In the period 1942–43, more than 200 prisoners were executed and buried in mass graves in the Falstad Forest. After the war, the bodies were exhumed. We have reason to believe that there are still unregistered graves in the forest.
The victims executed in the Falstad Forest included 43 Norwegians, 74 Yugoslavs and more than 100 Soviet citizens. The exact number of victims is unknown. A majority of the victims were prisoners of war from Yugoslavia and the Soviet Union.
For the Yugoslav prisoners, Falstad became a death camp. Many of the prisoners with death sentences only spent a short time in prison before their execution. Among the Norwegian victims, ten men were picked out as a reprisal for attempted sabotages. Another 24 men were sentenced to death as a result of the so-called Majavatn Tragedy. They were all executed during the state of emergency in October 1942.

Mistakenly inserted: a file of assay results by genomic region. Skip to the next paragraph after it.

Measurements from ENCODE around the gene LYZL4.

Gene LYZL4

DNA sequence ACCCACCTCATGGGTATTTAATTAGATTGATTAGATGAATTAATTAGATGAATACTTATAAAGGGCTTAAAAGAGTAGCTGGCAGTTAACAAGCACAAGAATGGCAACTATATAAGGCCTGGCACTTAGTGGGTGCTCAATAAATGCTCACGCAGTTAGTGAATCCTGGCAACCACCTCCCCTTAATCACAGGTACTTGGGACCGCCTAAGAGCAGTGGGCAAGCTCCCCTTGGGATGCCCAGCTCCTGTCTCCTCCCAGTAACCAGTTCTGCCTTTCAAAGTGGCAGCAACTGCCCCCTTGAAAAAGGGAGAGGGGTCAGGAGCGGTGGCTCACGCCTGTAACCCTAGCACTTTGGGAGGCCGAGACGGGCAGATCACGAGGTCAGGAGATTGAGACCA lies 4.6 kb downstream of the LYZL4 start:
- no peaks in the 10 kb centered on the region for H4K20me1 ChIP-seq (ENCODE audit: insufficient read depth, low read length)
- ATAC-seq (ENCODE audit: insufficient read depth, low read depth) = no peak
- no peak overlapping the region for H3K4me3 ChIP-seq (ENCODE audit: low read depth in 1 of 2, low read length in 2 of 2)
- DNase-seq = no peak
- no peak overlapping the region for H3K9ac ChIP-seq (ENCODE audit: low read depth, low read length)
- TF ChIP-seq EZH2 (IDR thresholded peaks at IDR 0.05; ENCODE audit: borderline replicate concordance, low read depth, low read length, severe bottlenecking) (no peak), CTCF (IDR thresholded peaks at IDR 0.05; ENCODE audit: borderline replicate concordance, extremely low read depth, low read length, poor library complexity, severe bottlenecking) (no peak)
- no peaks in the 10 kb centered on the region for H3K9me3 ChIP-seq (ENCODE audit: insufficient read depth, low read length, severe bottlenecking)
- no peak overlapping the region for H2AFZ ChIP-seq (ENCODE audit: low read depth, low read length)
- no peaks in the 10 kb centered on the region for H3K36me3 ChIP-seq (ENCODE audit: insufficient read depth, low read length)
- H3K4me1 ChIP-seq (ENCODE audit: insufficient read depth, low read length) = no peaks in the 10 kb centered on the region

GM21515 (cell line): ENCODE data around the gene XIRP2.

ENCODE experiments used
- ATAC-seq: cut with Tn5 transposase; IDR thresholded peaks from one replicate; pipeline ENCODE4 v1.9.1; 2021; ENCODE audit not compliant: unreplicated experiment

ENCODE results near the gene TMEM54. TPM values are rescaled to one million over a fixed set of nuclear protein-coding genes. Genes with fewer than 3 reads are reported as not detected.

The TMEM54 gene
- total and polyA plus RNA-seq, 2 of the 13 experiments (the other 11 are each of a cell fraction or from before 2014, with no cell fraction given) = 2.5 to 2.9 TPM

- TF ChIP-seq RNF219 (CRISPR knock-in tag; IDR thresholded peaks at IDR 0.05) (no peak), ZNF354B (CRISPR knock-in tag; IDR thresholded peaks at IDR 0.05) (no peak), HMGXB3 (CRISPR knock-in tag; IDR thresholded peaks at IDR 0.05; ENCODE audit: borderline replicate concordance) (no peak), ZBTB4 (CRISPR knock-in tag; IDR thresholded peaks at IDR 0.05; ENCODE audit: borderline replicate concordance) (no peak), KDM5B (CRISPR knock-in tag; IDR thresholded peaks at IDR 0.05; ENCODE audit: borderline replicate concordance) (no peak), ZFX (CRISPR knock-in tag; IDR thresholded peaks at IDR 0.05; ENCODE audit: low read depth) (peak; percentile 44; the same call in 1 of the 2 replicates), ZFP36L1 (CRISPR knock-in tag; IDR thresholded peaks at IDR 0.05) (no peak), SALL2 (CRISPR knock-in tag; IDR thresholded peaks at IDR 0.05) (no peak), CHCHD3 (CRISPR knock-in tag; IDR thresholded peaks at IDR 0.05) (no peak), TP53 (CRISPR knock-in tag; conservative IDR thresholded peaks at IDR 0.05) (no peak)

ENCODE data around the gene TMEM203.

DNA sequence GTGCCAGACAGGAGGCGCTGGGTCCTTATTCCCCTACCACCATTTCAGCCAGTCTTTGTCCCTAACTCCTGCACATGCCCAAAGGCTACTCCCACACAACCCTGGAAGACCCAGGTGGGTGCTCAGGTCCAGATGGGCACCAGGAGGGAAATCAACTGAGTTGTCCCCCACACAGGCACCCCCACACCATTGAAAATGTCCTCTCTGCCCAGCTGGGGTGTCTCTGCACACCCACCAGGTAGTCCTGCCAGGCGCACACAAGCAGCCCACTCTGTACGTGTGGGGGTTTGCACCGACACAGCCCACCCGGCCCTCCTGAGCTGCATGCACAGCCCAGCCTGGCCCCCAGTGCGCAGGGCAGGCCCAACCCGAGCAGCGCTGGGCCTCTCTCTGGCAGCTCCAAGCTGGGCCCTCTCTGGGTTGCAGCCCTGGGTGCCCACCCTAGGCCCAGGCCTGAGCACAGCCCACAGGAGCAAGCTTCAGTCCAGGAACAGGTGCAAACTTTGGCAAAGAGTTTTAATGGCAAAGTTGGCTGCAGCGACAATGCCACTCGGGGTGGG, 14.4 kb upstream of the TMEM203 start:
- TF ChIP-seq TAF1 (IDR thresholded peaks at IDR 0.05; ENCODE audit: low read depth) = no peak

Just before liberation in 1945, the Nazis opened many graves to conceal their misdeeds. Witnesses recount that around 20–25 victims were sunk into the Trondheimsfjorden in an old boat. There have been many attempts to find the boat, but so far without result.
In 1989 the Ministry of Environment granted statutory protection to the Falstad Forest as an execution site and war cemetery, with authorisation in the Cultural Heritage Act. Today the Falstad Forest is a national memorial site. Several memorials have been erected to commemorate the prisoners who were executed.